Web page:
“Who, by and large, are the men whom the gallows swallow? The white-collar criminals and the corporate criminals whose wilful economic and environmental crimes inflict mass deaths or who hire assassins and murder by remote control? Rarely. With a few exceptions, they hardly fear the halter. The feuding villager, heady with country liquor, the striking workers desperate with defeat, the political dissenter and sacrificing liberator intent on changing the social order from satanic misrule, the waifs and strays whom society has hardened by neglect into street toughs, or the poor householder-husband or wife driven by dire necessity or burst of tantrums – it is this person who is the morning meal of the macabre executioner.”
These words by Justice Krishna Iyer in the case of Rajendra Prasad v State of UP (1979) are featured prominently in the Death Penalty India Report released on Friday, setting out the findings of the Death Penalty Research Project at the National Law University in Delhi. This project, started in July 2013 and completed in January 2016, aimed to understand ‘who gets the death penalty, how they get it and what it is like to live under the sentence of death in Indian prisons.’ To this end they endeavoured to interview every single death row prisoner in the country, and their families, and with some small exceptions, they were successful in this endeavour.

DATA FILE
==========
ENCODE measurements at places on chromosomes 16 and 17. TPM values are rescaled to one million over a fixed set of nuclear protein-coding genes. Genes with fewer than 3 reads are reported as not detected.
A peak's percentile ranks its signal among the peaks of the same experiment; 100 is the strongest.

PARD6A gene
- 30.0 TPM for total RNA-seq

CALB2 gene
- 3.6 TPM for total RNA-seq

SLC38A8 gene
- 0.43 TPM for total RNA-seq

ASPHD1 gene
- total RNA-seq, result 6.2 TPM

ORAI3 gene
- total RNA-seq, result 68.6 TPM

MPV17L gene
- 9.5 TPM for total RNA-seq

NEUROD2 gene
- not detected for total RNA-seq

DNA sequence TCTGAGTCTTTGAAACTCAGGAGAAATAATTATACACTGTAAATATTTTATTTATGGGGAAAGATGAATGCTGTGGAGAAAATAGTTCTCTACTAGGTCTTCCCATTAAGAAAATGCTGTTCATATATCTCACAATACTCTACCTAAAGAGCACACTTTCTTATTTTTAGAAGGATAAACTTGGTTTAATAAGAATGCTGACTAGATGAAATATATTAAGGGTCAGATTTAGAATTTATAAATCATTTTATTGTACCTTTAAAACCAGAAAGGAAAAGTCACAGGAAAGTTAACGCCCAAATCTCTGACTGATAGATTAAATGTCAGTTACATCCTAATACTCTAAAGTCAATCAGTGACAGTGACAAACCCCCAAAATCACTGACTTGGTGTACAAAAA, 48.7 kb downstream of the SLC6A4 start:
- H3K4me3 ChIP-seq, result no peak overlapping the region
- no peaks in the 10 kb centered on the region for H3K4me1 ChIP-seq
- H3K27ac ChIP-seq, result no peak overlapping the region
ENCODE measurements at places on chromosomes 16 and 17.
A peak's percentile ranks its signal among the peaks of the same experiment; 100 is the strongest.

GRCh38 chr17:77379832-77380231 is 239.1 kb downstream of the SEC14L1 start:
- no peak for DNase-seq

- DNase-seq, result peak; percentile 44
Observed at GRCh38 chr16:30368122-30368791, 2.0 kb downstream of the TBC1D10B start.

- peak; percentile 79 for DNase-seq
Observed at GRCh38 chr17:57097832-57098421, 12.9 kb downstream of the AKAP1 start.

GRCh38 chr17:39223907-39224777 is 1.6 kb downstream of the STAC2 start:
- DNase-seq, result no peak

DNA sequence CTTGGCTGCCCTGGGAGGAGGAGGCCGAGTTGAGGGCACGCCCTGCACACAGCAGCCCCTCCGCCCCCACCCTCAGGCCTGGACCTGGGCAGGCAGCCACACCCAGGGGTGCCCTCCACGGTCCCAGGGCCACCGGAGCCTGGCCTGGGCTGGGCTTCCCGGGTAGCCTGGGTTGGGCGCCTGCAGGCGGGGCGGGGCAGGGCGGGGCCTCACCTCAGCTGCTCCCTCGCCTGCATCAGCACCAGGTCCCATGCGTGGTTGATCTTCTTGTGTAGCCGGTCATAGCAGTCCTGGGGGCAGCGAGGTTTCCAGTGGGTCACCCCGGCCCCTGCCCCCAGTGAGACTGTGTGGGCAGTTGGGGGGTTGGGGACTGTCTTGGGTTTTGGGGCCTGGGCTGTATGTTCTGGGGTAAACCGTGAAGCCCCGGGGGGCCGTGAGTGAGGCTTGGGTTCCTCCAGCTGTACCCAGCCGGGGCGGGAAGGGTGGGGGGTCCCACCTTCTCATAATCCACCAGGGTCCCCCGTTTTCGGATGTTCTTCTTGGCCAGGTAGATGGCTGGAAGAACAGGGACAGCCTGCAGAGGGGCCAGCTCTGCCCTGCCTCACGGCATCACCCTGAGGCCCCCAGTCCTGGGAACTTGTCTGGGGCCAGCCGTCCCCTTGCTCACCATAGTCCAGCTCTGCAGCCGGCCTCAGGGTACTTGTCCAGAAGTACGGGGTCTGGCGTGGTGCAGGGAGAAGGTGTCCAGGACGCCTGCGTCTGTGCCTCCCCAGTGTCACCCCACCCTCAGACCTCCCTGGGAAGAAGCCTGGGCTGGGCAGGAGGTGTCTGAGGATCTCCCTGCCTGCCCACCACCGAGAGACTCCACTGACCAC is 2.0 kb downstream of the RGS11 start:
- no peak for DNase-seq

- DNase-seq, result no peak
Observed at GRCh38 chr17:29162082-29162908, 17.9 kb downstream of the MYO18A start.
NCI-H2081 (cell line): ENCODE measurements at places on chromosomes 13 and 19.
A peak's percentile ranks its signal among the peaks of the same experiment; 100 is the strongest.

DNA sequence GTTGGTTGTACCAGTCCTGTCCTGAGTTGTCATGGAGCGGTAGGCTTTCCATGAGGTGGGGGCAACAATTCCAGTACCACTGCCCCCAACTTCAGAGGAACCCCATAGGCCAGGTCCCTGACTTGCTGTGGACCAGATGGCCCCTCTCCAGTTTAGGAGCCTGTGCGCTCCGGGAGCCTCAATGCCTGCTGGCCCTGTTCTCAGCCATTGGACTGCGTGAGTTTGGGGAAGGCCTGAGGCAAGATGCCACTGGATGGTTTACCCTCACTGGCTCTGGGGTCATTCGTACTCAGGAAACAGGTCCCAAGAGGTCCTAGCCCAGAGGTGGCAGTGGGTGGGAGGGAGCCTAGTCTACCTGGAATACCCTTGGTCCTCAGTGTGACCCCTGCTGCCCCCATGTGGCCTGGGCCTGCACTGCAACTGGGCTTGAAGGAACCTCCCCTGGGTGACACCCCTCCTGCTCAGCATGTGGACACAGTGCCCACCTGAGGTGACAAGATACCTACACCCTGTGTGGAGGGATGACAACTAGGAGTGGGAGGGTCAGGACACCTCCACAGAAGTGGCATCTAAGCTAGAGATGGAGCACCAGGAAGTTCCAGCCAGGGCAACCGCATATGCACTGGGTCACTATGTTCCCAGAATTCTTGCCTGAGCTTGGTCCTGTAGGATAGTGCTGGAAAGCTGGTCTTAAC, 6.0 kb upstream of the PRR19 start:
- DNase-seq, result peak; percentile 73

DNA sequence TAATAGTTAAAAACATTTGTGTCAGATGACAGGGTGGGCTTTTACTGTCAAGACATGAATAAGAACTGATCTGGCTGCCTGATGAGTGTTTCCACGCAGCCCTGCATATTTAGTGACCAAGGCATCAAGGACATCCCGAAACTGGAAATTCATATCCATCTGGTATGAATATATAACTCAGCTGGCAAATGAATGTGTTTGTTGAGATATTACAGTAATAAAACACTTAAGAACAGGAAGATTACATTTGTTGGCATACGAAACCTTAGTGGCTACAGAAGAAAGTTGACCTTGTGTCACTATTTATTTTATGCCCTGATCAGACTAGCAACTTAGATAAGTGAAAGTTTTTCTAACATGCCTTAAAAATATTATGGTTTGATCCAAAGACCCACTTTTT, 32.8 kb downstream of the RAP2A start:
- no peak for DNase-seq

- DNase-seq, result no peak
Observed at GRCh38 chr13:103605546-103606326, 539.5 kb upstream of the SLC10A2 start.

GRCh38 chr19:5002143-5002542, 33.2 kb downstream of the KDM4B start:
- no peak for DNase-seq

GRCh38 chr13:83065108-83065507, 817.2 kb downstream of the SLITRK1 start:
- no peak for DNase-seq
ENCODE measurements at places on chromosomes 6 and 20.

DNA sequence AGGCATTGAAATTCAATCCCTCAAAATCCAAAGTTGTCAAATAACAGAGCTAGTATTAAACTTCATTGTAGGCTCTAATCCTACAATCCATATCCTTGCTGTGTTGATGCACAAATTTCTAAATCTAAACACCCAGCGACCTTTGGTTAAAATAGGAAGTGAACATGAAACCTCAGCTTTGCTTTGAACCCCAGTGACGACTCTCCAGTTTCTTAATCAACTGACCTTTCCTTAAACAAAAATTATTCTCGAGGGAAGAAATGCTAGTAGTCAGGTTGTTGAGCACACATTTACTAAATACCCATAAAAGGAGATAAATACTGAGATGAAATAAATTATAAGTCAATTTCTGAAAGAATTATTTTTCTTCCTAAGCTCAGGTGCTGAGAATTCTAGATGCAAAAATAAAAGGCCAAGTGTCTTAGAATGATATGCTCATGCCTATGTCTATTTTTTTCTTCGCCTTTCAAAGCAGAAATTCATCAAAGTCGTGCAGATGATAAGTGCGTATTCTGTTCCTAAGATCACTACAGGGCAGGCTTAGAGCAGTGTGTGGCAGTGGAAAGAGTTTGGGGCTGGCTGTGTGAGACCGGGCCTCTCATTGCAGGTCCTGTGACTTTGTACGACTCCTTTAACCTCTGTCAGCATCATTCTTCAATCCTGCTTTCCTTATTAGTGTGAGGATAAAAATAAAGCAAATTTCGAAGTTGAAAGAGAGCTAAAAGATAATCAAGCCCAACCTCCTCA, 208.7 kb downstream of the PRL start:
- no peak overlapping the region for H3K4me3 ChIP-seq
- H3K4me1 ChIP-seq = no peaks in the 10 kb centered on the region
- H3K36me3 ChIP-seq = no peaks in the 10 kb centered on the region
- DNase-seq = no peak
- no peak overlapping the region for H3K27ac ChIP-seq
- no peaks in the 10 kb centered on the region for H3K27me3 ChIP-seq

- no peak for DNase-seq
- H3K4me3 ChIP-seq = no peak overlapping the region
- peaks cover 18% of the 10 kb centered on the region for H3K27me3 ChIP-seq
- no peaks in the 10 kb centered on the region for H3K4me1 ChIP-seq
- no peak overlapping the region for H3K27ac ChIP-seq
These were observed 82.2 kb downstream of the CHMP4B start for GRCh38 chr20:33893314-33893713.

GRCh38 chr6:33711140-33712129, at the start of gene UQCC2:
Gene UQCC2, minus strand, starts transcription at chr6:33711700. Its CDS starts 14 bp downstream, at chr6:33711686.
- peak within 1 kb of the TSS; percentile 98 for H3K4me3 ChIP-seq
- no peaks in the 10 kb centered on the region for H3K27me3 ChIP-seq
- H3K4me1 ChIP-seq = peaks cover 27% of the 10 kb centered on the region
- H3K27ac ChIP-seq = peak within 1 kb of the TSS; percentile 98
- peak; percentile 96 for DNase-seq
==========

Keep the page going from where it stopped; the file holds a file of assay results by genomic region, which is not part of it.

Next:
The report itself, divided into two volumes, is a document of astonishing scope and detail, and mixes data and analysis on the death penalty with heart-wrenching stories of the experiences of death row prisoners, before their trial, during their trial, and through the various stages of appeals and petitions. The authors of the report are at pains to not take a philosophical position on the validity of the death penalty itself, but the readers of the report are under no such constraints and I contend that it would be difficult, if not impossible, to continue supporting the death penalty in India, after having gone through the report.
There are several aspects of the death penalty and its operation that the report talks about and I want to excerpt a small number of them to provide a sense of the staggeringly dysfunctional system behind this most final and irreversible of punishments. Some of these things we have a vague idea of, but to see them comprehensively analysed provides a clear picture otherwise unavailable to those outside the ‘system’.
Death row prisoners are largely poor, uneducated, and from SC, ST and OBC categories or from religious minorities